Accenture took another big step into ad agency territory this week as it launched a new digital ad buying practice, “Accenture Interactive Programmatic Services”. Accenture is one of a number of consultancies which has been moving into the ad industry, with many seeing them as challengers to the large agency holding groups.
How significant is this latest move from Accenture, and what effect might it have on the industry? VAN spoke to industry insiders to gauge their reactions.
Richard Kramer, Founder and Senior Analyst, Arete Research
I think it was inevitable that all of the IT companies that were trying to follow the money and budgets from CIO to CMO would get into bought media, whether Adobe (via TubeMogul) or Accenture and in future, Oracle or IBM. The attractions of media arbitrage are too great – see the trading desks at the core of most agency holding companies – and the ability to get paid for “digital transformation” or creative services is insufficient to fund all the acquisitions they have done.
Brian Fitzpatrick, General Manager, Demand Solutions, IPONWEB
Accenture’s launch of a programmatic ad-buying unit was more of a ‘when’ not ‘if’. The company already has its foot firmly in the door of many major brands for which it undertakes other consultancy-related services around technology recommendations, systems integration and optimisation; media buying is a natural extension that enables it to leverage its knowledge of and integration with each client’s specific environment.
Agencies should be concerned. Account reviews are at an all-time high, brands are looking for areas to cut costs and drive better performance, and Accenture has been staffing strategically in advance of this move.
However, there are some concerns as to whether Accenture can deliver and the next few months will be telling. If the consultancy is able to hold on to and grow its media buying client base, it’s likely that more brands will defect from their agency for a test scenario. Failure to do this, however, will indicate that performance is an issue.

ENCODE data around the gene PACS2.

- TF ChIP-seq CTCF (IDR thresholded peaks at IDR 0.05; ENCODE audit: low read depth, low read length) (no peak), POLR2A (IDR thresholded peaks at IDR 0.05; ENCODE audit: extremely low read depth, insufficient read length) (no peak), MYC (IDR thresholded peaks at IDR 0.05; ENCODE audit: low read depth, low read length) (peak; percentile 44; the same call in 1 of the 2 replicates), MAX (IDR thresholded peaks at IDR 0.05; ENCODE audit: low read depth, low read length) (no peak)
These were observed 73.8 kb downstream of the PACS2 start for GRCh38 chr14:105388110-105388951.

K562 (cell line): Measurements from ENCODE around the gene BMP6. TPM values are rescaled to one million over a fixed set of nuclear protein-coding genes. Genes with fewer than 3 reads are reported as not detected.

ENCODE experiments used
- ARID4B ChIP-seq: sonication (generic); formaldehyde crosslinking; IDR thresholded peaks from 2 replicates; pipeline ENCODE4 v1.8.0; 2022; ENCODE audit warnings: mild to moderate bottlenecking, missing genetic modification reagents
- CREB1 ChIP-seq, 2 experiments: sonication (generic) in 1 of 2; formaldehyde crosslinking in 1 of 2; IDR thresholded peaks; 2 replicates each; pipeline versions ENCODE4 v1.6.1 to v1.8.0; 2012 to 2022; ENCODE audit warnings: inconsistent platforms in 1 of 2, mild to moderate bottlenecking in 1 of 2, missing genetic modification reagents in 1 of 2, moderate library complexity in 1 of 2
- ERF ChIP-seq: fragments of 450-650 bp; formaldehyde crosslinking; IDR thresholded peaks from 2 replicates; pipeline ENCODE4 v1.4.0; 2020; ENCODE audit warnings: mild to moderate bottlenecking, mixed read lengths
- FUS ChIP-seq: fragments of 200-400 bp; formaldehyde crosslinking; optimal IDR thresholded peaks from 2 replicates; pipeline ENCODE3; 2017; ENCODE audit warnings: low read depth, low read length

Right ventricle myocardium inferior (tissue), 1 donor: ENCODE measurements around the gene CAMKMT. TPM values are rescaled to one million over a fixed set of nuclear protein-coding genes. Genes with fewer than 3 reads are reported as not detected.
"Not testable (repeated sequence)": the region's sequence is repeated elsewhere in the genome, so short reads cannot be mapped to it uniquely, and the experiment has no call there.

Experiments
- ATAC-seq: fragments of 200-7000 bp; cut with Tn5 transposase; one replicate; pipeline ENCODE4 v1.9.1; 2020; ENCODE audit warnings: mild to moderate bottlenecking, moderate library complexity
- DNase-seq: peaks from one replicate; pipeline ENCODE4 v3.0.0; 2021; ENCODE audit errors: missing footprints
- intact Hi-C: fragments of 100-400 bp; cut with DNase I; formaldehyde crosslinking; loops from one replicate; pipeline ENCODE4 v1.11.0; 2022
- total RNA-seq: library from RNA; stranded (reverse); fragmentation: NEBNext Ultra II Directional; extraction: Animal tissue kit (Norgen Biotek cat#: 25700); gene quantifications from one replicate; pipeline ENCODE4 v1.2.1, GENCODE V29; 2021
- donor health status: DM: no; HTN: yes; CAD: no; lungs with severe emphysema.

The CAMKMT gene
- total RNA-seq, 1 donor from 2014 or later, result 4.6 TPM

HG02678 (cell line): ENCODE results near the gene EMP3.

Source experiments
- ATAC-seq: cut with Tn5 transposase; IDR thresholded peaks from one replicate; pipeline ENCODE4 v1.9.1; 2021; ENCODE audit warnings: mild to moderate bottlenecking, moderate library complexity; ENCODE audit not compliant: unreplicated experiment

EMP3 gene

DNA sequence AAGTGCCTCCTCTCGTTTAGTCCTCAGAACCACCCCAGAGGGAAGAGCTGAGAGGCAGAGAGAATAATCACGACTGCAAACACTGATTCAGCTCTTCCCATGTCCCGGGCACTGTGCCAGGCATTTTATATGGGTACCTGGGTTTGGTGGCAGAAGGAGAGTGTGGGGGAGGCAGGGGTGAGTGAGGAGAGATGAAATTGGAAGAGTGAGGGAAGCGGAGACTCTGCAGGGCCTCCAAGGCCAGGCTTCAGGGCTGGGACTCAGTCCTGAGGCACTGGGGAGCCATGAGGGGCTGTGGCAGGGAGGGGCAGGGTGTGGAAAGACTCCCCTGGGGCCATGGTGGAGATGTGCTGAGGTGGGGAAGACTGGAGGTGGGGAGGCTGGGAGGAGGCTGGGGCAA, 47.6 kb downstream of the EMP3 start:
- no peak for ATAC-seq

There is also the potential for an internal disconnect at Accenture, which has publically stated that it will not consider media buying on more traditional channels such as TV and print because the margins are too low. Nonetheless, it may find the reality of programmatic media buying may not be as rosy as it believes.
Clearly as Accenture are also an auditor it may represent a potential conflict of interest and we would like to understand how Accenture will ensure there is clear delineation and confidentiality between their auditing and consultancy divisions.
Wayne Blodwell, Founder and CEO, The Programmatic Advisory
Accenture Interactive are striking at a time where trust and transparency have become table stakes in programmatic and at a time when agencies are trying to reorganise their P&L’s to offset the lost revenue from non-disclosed programmatic practices – perfect timing. Are they conflicted launching a programmatic consultancy and execution layer? Only if they don’t manage it correctly with their clients. Accenture Interactive are calling themselves a ‘cagency’ but the reality is it’s more agency 2.0 and they’re fortunate enough that they aren’t stuck with some legacy media practices, process and people.
Mike Shaw, VP, EMEA, DataXu.
The news from Accenture this week isn’t surprising to anyone who has been paying attention. Today brands are actively working through the dual challenge of digital transformation and responding to massive changes in consumer behaviour. This creates a huge opportunity for companies to step in and serve as their strategic guide along the way. However, we view agencies as even more well-positioned for this role than consulting firms, given their size, agility and history of innovation and creativity.